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Commit V/S Rollback [message #448968] Fri, 26 March 2010 01:30 Go to next message
harpreetsinghkup
Messages: 52
Registered: May 2006
Location: Mumbai
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Hello Experts,

May i know, which operator is more costly (Commit or Rollback) in terms of performance?

Regards
Harpreet Singh
Re: Commit V/S Rollback [message #448969 is a reply to message #448968] Fri, 26 March 2010 01:37 Go to previous messageGo to next message
Michel Cadot
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Registered: March 2007
Location: Nanterre, France, http://...
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Rollback as it undoes all what have been done.

You should envisage to read Database Concepts.

Regards
Michel

[Updated on: Fri, 26 March 2010 01:39]

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Re: Commit V/S Rollback [message #448974 is a reply to message #448969] Fri, 26 March 2010 01:41 Go to previous messageGo to next message
harpreetsinghkup
Messages: 52
Registered: May 2006
Location: Mumbai
Member

Thanks you very much.

Could you please explain it bit more?. it should be really fine, in case you providing some analytical data also.

Thanks in advance.

Regards
Harpreet Singh
Re: Commit V/S Rollback [message #448976 is a reply to message #448974] Fri, 26 March 2010 01:45 Go to previous messageGo to next message
Michel Cadot
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Registered: March 2007
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Could you please read the book I mentioned, it is the basics to understand what I say and without them it is useless to explain you more that what I already said or just quoting the whole book itself.

And I don't know what you mean by "analytical data". You can make a simple test by yourself: update a table and commit, update the same table and rollback and see the times.

Regards
Michel

[Updated on: Fri, 26 March 2010 01:46]

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Re: Commit V/S Rollback [message #448977 is a reply to message #448969] Fri, 26 March 2010 01:45 Go to previous messageGo to next message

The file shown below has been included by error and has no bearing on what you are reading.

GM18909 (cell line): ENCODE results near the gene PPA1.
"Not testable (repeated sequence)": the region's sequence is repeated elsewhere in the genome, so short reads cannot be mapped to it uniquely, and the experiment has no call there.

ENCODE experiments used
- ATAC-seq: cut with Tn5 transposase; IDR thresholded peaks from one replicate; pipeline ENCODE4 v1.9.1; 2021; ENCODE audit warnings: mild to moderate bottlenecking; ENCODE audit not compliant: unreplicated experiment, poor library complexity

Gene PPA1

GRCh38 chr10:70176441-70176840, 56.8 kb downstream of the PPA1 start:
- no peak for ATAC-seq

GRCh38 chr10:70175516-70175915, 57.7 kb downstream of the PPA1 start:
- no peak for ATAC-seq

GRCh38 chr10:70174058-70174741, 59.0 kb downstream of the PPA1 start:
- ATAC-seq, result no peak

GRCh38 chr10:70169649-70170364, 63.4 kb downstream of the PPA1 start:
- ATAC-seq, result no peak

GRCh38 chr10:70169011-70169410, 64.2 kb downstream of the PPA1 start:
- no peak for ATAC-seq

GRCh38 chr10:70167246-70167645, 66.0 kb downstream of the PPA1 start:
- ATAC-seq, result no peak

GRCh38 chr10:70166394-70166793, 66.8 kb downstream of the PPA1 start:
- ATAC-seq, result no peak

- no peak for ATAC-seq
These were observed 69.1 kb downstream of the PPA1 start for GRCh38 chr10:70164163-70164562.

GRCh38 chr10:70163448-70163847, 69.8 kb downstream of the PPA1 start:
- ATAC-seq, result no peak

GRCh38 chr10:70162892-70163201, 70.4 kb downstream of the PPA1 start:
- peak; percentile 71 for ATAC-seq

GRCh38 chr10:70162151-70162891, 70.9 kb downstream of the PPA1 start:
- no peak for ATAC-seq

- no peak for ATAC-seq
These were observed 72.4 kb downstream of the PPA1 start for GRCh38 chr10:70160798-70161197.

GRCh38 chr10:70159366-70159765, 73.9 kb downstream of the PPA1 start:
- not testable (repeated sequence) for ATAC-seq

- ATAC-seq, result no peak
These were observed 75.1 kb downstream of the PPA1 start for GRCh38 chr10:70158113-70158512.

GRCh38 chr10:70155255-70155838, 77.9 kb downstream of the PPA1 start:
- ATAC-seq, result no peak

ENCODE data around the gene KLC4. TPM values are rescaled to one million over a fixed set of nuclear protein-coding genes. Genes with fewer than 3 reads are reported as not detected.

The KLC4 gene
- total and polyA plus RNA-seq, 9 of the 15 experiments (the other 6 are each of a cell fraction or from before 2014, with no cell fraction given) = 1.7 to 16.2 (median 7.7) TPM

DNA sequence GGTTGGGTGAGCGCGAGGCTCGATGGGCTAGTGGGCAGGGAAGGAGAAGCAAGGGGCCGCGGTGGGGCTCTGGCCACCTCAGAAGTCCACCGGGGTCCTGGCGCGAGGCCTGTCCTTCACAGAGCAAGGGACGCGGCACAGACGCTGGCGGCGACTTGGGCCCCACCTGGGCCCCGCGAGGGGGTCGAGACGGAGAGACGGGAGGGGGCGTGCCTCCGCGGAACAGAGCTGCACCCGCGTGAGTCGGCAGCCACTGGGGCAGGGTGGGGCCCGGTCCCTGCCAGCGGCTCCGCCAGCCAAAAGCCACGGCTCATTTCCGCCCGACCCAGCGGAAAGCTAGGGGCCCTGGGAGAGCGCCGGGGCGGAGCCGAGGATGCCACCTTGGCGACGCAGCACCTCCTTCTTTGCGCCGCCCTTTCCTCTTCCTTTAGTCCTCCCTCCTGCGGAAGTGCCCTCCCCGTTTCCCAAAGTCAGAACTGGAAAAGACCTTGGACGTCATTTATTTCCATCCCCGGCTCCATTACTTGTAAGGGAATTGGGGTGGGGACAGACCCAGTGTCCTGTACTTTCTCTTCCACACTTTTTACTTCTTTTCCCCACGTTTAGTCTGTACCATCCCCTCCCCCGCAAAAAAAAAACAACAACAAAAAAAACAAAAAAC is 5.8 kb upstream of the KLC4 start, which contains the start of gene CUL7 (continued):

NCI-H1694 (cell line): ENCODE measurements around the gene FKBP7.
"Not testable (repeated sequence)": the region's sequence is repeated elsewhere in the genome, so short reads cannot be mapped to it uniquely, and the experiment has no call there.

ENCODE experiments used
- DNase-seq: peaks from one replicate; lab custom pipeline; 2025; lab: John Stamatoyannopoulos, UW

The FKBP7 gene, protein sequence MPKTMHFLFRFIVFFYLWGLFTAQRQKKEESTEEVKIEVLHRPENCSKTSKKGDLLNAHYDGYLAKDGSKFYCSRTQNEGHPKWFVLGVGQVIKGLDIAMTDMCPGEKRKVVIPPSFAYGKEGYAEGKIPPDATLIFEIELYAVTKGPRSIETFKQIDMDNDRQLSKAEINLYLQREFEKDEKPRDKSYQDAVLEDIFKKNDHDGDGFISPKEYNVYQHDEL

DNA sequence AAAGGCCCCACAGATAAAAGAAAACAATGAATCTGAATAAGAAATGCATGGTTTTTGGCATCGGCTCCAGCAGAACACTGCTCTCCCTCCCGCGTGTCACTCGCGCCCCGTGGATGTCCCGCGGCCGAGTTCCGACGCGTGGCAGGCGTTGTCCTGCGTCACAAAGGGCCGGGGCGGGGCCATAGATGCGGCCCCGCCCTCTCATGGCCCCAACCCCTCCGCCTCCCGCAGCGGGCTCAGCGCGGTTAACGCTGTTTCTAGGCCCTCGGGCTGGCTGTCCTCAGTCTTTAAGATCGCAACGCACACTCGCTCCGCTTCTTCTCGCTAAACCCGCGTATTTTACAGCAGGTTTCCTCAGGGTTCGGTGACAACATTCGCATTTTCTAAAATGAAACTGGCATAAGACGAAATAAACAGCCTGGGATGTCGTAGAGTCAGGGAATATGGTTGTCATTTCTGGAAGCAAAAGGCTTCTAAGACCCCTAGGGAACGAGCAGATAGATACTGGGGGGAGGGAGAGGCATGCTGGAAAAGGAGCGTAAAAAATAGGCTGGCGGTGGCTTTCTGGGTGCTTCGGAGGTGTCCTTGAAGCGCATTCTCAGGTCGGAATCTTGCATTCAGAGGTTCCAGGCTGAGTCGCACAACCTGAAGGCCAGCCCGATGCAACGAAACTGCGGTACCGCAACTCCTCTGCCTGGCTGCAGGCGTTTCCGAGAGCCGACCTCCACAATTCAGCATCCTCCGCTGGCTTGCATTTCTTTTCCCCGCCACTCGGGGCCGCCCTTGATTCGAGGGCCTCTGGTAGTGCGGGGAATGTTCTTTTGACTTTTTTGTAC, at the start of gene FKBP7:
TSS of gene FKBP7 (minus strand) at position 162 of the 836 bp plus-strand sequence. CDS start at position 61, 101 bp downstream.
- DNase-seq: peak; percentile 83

John Watson
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Registered: January 2010
Location: Global Village
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Anyone want to take it a bit further? On COMMIT, the only activity is to flush the log buffer to disc: a trivial amount of work. To ROLLBACK, all changes applied to data blocks by the transaction must be reversed by extracting data from the undo segment and applying them to the data blocks (this does in itself generate redo) and then the entire transaction (original work plus rollback) must be committed.


Re: Commit V/S Rollback [message #449188 is a reply to message #448968] Sat, 27 March 2010 11:55 Go to previous message
Kevin Meade
Messages: 2098
Registered: December 1999
Location: Connecticut USA
Senior Member
it is a matter of simply not being stupid when designing a database. Oracle is not stuipd.

If you writing a job, do you expect to the job to finish or not when you run it? I for one expect the job to work 99.99% of the time because if I have a job that is failing all the time then I have a useless job; not to mention that i suck and should not be in the business.

Thus it is reasonable to take the approach that almost all code run will succeed and finish. Therefore what makes more sense?

1) build a database system that is efficient at rollback at the expense of an inefficient commit?

or

2) write a database system that is efficient at commit at the expense of an inefficient rollback?

Kevin
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